The life of Jesus

News | May 11, 2017

On certain days, when the sunlight hits just right, a rich and vibrant array of colors light up the St. Paul Sanctuary. The light filters into reds, blues, yellows, and greens through the Ascension window. Originally, stained glass windows were used as teaching companions for those who could not read. Today, they offer a history lesson and artistic interpretation of the story of Jesus. In addition to the story told, each window has symbols that represent special messages.

“St. Paul’s stained glass windows are beautiful. They have a radiance that delights the senses and a story that stirs the soul,” the late Harvey Prinz wrote about the windows.

Symbols: Lily, carnation, star
Mary gently wraps her baby boy with bands of cloth. Joseph stands beside a shaft of light, trying to grasp the wonder of an angel chorus just described by the shepherd. The kneeling shepherd bows his weary head. A little lamb looks up. The carnation represents pure love.

Symbols: Lotus, star, lamp
Early in life, Jesus is more at home in the temple than his parental home. Mary and Joseph discover Jesus in the temple with the religious scholars. The white lotus is depicted because it blossoms with remarkable beauty untouched by the impurity of its environment.

Symbols: Phoenix, nimbus, shamrock, shell
John baptizes with water, but he tells of a greater one who will come and baptize with the Holy Spirit. Although he has no sins to confess, he asks John to baptize him in solidarity with us. A shamrock with three leaves symbolizes the Holy Trinity.

Symbols: Oak tree, chi rho, world, dragon
The artist of this window depicts a scary wilderness. A volcano steams. Lightening strikes. A vulture peers menacingly from a rock perch. Two lions and a snake have their eyes on Jesus. The oak tree represents the wood from which Jesus’ cross would be made, his enduring adversity, and testing in this earthly life.

Symbols: Bible, candle, padlocked door
Jesus is a gifted teacher. He inspires and touches lives as no one else. He also challenged others, and made enemies along the way. Among his followers, Jesus opens doors of a new way to live in the world. Jesus suggests that behind the padlocked door is a joyful homecoming for all who are lost.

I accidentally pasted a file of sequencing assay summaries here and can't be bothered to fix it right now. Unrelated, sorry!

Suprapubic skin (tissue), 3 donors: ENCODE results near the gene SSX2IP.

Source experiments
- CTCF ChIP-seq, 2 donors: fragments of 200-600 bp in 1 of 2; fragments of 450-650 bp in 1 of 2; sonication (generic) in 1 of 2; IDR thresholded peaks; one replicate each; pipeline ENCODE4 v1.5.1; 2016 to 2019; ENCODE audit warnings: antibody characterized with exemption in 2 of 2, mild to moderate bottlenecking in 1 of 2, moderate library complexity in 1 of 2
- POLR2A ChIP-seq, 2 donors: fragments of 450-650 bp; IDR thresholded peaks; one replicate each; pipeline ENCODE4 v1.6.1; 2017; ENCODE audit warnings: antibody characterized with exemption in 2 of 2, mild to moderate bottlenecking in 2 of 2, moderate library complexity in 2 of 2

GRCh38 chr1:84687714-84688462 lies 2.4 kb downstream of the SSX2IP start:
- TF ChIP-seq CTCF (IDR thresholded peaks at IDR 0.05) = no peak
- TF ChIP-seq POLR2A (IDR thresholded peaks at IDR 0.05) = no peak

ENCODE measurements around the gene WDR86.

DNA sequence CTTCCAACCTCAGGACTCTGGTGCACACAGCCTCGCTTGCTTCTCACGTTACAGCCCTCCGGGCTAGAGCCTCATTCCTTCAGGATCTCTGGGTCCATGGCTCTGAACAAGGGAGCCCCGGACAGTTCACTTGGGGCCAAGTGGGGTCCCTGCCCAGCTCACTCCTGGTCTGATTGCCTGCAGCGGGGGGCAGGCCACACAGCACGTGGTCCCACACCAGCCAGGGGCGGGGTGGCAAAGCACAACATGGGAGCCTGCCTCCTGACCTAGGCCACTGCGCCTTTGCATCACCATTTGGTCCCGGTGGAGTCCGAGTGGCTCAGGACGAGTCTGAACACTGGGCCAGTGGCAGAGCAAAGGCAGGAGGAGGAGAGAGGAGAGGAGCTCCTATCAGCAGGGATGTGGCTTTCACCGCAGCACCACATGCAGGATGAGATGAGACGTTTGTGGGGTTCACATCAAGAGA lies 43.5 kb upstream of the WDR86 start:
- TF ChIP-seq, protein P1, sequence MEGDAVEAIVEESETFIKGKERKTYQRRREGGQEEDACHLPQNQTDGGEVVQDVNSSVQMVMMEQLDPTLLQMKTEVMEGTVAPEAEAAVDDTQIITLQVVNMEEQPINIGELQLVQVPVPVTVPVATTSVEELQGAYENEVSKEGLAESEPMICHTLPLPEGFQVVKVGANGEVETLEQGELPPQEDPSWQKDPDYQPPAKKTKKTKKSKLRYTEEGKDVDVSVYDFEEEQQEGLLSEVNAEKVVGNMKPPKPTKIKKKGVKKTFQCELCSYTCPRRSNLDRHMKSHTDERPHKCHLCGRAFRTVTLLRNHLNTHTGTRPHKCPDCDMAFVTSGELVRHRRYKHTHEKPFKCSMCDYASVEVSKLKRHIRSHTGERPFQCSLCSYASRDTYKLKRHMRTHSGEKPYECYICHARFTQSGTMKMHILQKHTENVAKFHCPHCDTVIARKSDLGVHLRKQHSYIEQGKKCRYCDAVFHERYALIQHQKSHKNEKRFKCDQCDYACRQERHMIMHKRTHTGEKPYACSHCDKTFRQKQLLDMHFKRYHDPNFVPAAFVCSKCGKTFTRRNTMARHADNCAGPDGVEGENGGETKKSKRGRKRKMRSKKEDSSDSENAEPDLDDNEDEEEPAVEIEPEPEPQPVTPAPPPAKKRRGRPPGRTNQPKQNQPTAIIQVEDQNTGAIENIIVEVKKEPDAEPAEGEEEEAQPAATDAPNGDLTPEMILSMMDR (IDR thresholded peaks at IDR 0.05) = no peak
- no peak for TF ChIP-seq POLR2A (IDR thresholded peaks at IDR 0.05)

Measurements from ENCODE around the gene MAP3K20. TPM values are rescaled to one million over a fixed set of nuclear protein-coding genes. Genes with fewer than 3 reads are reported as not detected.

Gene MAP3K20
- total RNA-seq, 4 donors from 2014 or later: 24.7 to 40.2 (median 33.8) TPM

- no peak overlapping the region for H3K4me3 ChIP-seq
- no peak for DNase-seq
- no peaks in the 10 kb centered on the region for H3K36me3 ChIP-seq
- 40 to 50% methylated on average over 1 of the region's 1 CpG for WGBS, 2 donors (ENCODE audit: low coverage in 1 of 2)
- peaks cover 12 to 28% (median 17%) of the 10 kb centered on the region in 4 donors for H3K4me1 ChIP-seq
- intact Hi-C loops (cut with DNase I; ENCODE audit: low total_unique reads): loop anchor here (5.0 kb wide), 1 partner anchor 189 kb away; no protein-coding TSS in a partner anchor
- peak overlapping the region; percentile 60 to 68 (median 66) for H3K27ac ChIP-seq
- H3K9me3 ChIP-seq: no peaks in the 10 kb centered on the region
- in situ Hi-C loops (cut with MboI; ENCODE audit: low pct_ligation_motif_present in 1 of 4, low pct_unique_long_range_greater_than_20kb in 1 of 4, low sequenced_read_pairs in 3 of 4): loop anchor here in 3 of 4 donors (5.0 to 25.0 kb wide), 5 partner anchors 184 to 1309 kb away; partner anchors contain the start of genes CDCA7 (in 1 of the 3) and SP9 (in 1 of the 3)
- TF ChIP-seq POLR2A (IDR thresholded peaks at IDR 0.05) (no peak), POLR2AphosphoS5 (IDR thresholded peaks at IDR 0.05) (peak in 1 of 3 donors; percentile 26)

Symbols: Stone tablets, grapes, fiery chariot
“Shine Jesus, shine, fill this land with the Father’s glory.” This hymn could be a theme for a mountaintop event for Jesus, Peter, James, and John. We call it the transfiguration because Jesus’ clothing suddenly becomes dazzling white. The grapes represent the land God promised the wandering Israelites.

Symbols: Light, palms, crown, scepter
Jesus rides into Jerusalem for the Passover. This fulfills an ancient image from the prophet Zechariah of the Messiah arriving on a donkey. “Here comes the king,” shouts the palm-waving crowd. The palm branches remind us of the victory of God’s love for the world in Jesus’ suffering.

Symbols: Red cross, cup, sword, ear, sheath
Jesus goes to the Garden of Gethsemane to pray – a moment of great restlessness and anxiety. In the garden, he experiences the agony of anticipated suffering. The sword, sheath, and ear remind us of the betrayal of Judas and the capture of Jesus by the mob in the garden.

Symbols: Pelican, fish
On the cross, Jesus prays for his persecutors, comforts the thief dying at his side, and provides for care for his mother. Death comes as he prays to God. Legend says the pelican feeds its young with its own blood, and then dies. The early church saw this as a parallel to the life of Jesus.

Symbols: Butterfly, antenna shell, roses, peacock
Mary Magdalene, Mary the mother of James, and Salome are bringing burial spices to anoint the dead body of Jesus. A closer look reveals tinges of bloodshot red from sobbing. They see the tombstone cracked, entrance open, and a young messenger of God in white. The butterfly symbolizes resurrected life.

Symbols: Vine, branches, fruit, flowers
Forty days after his resurrection, Jesus ascends into heaven. We feed the hungry, comfort the sick and wounded hearts, and seek justice for those who cannot. It is Christ who works through us, and the Spirit who empowers us. Vines, branches, fruit, and flowers symbolize the relationship between followers and Jesus.


1950: Ground-breaking for the new St. Paul Lutheran at Brady and Lombard streets. Father-son pastors J.A. and Emerson Miller developed a 10-window life of Jesus theme, with an ascension window above the altar.
1952: The former Columbia Stained Glass Company of Milwaukee created the windows at a cost of $12,000.
1985: In a remodeling of the 1952 sanctuary, Gospel symbols were added to complete the lower part of the ascension window. The work was completed by Potente of Kenosha, Wisconsin.
2007: The windows were moved into the new sanctuary as an interior wall of art.

A booklet detailing information about St. Paul’s stained glass windows, along with devotional thoughts, is available in the Book Corner. The booklet was created by Harvey Prinz, who was a Lutheran pastor and bishop, with credit to Joyce and Paul Bohnsack, “longtime stewards of the St. Paul stained glass stories.”

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